Amid a US shortage of baby formula, the FDA reached an agreement on Monday with a major manufacturer to resume production, although it will take weeks to get the critical product back on store shelves.
The “consent decree” outlines steps needed to restart production at Abbott’s plant in Michigan, shutdown due to a recall, the company said in a statement.
“Once the FDA confirms the initial requirements for start-up have been met, Abbott could restart the site within two weeks,” the statement said.
However, the company cautioned that “From the time Abbott restarts the site, it will take six to eight weeks before product is available on shelves.”
Abbott, which produces the popular Similac brand used by millions of American families, announced a voluntary recall on February 17 after the death of two babies.
US families have grown increasingly desperate for formula amid a perfect storm of supply chain issues and the massive recall.
The average out-of-stock rate for baby formula hit 43 percent earlier this month, according to Datasembly, which collected information from more than 11,000 retailers.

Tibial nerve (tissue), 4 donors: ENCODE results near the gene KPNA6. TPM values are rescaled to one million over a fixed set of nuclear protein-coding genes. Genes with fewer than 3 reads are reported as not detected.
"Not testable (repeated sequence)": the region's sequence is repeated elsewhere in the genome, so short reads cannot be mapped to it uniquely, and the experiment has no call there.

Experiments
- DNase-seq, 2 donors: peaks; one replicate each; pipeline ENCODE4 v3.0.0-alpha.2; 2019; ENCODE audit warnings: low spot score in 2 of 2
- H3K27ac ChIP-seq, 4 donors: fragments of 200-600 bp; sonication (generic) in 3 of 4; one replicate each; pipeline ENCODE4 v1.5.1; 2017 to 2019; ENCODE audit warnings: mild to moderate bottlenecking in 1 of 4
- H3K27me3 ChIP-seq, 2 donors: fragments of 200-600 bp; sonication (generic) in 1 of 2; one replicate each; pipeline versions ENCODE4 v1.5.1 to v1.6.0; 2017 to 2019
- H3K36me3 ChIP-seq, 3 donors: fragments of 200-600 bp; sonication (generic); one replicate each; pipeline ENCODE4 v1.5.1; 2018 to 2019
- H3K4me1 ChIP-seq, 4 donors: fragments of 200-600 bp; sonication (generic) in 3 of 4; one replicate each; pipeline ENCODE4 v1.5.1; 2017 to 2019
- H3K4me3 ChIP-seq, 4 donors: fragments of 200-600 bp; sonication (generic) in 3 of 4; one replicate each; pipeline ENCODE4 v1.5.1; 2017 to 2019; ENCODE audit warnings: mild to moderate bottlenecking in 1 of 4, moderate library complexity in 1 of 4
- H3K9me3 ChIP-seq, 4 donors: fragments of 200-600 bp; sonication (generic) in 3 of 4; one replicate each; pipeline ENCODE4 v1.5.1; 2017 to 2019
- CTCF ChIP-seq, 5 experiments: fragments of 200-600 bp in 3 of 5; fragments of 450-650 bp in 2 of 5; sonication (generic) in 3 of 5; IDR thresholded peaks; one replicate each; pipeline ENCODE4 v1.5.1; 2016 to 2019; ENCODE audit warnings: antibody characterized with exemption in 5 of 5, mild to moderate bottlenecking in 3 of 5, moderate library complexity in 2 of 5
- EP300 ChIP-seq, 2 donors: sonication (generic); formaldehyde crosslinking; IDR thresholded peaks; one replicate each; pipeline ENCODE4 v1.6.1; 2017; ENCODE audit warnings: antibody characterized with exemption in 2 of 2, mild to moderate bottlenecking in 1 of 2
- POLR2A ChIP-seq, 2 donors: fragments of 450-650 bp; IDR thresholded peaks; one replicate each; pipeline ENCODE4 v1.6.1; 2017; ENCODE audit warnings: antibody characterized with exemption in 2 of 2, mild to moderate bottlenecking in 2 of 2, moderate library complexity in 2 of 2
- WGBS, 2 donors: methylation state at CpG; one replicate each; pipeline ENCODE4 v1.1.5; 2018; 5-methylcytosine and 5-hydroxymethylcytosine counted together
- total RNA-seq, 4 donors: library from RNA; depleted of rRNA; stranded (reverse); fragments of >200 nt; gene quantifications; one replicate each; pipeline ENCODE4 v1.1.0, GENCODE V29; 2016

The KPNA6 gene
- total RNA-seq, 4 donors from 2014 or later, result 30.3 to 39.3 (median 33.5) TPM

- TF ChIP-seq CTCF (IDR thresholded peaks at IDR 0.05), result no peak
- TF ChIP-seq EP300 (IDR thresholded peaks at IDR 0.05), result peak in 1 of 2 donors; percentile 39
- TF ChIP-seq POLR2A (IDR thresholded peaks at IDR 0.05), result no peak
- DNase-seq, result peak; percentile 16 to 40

Abbott’s agreement with the FDA to restart production at the plant in Sturgis, Michigan also needs to be reviewed by a federal court after the Justice Department filed a complaint on Monday.
The complaint says the facility “failed to comply with regulations designed to ensure the quality and safety of infant formula, including protection against the risk of contamination from bacteria.”
“The actions we are announcing today will help to safely increase the supply of baby formula for families,” US Attorney General Merrick Garland said in a statement.
Robert Ford, chairman and chief executive officer of Abbott said regretted the situation and said the company already had begun working on “working to implement improvements and take corrective action.”
“We know millions of parents and caregivers depend on us and we’re deeply sorry that our voluntary recall worsened the nationwide formula shortage,” he said in the statement.
The scarcity is the latest crisis to confound President Joe Biden’s push to get the US economy on sound footing amid the highest inflation in four decades and the ongoing global supply chain bottlenecks.
The United States produces about 98 percent of the formula it consumes, and the Biden administration plans to increase imports.